The country, between the foot of Adam's Peak and Colombo, is interesting to the traveller; it exhibits fine mountain scenery, that brought to my recollection some of the most beautiful parts of the highlands of Scotland; and here and there the vallies presented rich meadows, that, in appearance, rivalled the verdure of England. The country however, in general, is overgrown with wood and thick jungle; and, in cousequence, the low grounds are extremely monotonous. The only rock that makes its appearance, from the Peak to Colombo, is gneiss, varying, in the proportion of its constituent parts, in different places. It is curious to observe this uniformity of rock, for the space of sixty miles. The soil too, in general, as well as the rock from which it is derived, is every where pretty similar; it is, most commonly, a fine light loam, composed of silicious sand, and clay, and iron, in variable proportions, with about one or two per cent. of vegetable matter. The soil is so favourable to vegetation, and the heat and moisture so conducive to the same end, that every spot where a root can fix itself is covered with foliage. Nothing is wanting but industry, enterprise, agricultural knowledge, and, above all, the complete abolition of the old feudal system of government, to convert this wild and beautiful country into a garden, when it will really merit the name of Paradise, that from time immemorial it has acquired, though ill deserved.-I am, &c. &c. J. DAVY.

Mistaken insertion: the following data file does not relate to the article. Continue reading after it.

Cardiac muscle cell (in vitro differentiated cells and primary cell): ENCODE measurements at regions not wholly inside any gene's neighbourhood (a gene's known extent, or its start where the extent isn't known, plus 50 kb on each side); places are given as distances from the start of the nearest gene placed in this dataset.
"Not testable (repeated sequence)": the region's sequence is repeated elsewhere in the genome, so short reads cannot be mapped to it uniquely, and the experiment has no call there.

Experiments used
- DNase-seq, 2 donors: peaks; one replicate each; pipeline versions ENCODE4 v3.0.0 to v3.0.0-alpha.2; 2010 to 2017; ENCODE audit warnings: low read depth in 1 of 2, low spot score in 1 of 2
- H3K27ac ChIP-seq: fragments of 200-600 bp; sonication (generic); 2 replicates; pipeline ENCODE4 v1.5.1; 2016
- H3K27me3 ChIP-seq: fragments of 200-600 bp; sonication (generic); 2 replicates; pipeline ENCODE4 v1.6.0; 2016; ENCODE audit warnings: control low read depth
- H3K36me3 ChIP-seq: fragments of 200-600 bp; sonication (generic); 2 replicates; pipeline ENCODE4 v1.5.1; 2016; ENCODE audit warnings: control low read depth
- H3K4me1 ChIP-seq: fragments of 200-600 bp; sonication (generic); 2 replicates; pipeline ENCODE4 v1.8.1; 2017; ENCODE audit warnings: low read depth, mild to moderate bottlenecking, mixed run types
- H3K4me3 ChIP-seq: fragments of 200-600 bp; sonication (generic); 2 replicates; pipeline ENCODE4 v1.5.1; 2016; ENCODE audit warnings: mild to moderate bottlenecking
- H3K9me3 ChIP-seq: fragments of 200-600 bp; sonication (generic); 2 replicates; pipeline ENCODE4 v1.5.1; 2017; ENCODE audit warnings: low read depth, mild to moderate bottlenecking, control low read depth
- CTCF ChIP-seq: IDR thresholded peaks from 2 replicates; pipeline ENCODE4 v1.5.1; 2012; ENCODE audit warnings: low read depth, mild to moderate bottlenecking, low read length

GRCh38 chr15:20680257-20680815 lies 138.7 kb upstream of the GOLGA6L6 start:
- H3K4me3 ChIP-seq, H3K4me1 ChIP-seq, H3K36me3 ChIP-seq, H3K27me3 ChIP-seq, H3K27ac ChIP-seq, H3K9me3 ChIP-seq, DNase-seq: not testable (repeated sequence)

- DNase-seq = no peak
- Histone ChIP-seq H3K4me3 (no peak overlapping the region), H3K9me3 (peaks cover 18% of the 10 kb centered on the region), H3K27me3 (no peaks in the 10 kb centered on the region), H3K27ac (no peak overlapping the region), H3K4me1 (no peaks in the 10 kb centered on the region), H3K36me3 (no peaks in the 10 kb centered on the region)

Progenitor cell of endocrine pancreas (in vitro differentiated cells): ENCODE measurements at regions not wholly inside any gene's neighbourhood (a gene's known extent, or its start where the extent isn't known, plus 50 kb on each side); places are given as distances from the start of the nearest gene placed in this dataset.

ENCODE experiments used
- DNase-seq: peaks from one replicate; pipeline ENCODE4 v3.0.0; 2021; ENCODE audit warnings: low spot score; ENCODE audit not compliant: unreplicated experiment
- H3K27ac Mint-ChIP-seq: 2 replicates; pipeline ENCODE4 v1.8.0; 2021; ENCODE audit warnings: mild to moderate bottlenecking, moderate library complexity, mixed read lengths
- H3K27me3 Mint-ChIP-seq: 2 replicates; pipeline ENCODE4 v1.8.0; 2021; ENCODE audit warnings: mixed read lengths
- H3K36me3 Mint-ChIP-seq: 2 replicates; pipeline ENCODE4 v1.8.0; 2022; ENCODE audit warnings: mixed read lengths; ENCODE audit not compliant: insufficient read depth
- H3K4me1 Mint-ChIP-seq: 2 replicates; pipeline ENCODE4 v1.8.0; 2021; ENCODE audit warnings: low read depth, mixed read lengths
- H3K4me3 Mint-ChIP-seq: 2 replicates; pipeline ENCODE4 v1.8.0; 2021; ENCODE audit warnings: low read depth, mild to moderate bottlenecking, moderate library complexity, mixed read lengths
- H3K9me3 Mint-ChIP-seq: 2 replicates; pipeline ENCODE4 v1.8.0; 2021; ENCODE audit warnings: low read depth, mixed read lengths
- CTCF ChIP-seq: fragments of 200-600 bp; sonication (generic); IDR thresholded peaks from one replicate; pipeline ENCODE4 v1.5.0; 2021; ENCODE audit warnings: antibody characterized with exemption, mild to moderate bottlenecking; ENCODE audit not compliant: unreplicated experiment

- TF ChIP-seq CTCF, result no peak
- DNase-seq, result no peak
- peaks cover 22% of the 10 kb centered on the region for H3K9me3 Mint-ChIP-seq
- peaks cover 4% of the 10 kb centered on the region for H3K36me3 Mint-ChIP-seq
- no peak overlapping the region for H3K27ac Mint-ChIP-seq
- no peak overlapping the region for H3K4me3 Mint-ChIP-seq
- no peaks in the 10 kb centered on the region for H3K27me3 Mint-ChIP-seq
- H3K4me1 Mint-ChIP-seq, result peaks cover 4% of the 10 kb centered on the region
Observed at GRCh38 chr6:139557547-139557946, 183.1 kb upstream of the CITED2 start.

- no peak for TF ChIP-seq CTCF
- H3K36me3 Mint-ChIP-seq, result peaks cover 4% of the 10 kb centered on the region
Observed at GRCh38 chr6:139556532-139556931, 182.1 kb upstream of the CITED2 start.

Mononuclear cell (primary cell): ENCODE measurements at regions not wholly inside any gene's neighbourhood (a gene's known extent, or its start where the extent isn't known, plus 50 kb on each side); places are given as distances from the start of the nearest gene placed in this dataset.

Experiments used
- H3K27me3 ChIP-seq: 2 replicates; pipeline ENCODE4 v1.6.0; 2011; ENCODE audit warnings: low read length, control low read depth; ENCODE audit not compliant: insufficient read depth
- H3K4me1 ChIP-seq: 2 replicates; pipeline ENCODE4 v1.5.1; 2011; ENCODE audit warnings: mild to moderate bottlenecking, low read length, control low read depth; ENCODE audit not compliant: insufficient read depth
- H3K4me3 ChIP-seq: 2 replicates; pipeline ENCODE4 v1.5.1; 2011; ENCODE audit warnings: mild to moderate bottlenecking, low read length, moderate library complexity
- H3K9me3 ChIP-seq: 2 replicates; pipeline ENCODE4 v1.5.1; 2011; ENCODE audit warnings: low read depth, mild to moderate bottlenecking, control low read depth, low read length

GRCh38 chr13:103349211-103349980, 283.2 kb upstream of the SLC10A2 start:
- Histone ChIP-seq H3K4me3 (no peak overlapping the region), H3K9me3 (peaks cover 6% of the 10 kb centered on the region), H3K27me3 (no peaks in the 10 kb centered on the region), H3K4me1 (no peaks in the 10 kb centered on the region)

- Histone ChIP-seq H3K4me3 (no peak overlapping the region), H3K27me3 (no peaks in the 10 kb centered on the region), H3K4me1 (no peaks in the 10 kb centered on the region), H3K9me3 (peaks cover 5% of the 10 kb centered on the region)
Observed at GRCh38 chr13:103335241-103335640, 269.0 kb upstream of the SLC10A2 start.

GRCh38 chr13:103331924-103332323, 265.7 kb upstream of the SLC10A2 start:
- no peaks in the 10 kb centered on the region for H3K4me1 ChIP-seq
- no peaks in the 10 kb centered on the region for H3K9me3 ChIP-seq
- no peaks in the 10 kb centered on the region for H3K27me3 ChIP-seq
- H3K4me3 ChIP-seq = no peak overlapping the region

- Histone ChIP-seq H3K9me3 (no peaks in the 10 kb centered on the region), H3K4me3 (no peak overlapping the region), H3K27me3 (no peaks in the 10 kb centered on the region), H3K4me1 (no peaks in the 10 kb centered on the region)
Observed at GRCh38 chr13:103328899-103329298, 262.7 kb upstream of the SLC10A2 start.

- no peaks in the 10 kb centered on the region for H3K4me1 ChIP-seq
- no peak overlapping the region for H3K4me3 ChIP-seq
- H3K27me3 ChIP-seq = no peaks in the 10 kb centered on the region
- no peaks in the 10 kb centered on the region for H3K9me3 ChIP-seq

THIS month was under the protection of Vulcan. It received various names at various times, but did not long retain them. The Roman senate wished to call it Tiberius, in compliment to that emperor, but he declined to agree to it; Domitian denominated it Germanicus, to honour his victory over the Germans; the senate named it Antoninus, in memory of Antoninus Pius; Commodus termed it Herculeus, in honour of Hercules; aud the Emperor Tacitus was desirous that it should be called after him, because that he was born and made emperor in this month.